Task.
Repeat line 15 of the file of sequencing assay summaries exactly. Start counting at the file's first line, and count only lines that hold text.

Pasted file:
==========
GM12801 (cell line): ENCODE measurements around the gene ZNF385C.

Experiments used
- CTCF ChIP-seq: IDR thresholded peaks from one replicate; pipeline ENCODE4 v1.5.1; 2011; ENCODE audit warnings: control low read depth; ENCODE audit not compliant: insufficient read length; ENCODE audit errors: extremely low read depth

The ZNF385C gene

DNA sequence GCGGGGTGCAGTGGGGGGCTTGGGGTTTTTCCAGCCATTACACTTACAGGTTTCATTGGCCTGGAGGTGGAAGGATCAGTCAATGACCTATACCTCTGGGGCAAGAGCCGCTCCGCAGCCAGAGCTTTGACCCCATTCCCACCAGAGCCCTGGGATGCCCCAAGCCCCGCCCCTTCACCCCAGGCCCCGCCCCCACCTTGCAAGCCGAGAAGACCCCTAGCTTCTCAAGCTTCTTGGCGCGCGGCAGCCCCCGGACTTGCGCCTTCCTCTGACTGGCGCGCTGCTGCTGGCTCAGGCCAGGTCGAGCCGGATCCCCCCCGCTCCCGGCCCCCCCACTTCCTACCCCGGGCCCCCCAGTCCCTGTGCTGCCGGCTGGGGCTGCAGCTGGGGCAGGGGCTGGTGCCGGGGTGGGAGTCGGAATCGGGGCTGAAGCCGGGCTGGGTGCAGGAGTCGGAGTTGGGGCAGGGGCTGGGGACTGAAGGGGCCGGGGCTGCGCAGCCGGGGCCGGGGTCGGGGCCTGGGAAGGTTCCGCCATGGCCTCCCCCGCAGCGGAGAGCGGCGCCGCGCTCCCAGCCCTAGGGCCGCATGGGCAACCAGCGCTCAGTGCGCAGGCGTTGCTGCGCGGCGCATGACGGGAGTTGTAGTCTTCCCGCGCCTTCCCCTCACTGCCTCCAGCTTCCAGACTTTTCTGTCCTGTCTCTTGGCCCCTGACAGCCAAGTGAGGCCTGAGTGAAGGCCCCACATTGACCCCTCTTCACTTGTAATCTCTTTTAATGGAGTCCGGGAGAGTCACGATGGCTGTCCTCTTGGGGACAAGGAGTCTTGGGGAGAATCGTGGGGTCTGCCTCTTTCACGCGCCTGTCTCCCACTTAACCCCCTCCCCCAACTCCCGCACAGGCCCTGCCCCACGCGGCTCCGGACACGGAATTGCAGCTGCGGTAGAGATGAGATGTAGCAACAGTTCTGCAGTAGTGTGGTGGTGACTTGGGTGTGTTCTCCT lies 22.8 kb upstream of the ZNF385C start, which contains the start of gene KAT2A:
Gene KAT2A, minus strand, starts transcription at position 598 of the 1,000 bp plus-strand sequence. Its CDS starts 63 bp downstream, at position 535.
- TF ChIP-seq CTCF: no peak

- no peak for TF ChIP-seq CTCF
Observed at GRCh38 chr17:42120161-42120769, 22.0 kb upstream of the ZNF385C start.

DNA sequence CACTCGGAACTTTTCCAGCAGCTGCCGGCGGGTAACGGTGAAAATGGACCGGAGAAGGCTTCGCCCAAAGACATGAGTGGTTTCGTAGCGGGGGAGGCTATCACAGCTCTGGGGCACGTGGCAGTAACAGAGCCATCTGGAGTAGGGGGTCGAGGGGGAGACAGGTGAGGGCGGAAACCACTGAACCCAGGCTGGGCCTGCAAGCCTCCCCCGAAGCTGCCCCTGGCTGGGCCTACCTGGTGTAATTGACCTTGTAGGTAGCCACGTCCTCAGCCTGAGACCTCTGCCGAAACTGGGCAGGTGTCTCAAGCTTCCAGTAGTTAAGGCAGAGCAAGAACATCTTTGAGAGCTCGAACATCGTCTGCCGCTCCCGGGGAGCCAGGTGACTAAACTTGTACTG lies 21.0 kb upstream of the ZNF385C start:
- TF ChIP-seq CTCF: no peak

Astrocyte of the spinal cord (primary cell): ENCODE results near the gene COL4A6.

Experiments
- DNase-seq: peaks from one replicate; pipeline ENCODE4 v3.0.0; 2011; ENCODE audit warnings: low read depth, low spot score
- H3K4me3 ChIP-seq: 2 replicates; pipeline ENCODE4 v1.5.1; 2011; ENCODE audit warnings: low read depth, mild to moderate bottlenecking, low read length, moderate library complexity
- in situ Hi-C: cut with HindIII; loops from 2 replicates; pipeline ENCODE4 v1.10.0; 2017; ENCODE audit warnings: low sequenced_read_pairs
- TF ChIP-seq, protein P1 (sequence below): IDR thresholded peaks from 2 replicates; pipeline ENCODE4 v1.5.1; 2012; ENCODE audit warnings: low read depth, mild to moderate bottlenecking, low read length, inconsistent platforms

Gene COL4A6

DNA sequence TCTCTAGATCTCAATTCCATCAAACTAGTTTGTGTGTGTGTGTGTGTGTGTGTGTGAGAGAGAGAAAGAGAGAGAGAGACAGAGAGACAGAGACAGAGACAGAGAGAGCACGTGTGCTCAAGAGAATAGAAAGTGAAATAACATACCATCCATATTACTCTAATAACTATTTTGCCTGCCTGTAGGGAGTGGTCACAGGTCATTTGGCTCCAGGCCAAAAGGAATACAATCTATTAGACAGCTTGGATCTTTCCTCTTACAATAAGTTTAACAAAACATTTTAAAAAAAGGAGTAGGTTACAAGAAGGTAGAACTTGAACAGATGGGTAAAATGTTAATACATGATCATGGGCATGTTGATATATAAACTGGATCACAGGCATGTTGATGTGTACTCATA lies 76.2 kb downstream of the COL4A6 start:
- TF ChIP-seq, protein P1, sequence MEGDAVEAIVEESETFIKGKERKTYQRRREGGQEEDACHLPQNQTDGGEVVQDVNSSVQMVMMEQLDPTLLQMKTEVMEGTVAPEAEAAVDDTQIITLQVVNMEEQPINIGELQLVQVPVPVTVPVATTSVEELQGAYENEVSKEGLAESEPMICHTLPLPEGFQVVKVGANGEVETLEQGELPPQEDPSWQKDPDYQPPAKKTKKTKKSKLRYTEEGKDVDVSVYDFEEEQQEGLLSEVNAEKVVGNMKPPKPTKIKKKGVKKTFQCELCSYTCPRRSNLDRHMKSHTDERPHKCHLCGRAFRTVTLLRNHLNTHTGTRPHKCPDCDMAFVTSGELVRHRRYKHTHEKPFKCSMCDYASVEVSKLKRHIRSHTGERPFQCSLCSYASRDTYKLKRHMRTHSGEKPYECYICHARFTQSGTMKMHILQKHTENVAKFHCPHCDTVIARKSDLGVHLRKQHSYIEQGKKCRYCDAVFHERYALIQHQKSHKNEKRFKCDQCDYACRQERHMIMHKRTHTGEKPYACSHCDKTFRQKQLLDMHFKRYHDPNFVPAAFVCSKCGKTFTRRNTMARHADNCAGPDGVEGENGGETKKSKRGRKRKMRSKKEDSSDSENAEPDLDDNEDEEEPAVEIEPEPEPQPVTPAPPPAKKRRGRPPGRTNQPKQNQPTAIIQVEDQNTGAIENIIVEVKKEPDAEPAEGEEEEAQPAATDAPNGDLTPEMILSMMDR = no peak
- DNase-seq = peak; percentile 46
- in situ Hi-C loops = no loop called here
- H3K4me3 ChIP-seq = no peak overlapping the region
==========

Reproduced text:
- H3K4me3 ChIP-seq: 2 replicates; pipeline ENCODE4 v1.5.1; 2011; ENCODE audit warnings: low read depth, mild to moderate bottlenecking, low read length, moderate library complexity